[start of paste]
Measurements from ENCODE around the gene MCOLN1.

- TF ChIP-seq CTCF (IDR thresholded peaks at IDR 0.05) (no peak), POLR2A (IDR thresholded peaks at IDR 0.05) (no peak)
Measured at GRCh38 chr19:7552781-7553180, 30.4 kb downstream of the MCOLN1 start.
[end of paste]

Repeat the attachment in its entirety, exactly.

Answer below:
Measurements from ENCODE around the gene MCOLN1.

- TF ChIP-seq CTCF (IDR thresholded peaks at IDR 0.05) (no peak), POLR2A (IDR thresholded peaks at IDR 0.05) (no peak)
Measured at GRCh38 chr19:7552781-7553180, 30.4 kb downstream of the MCOLN1 start.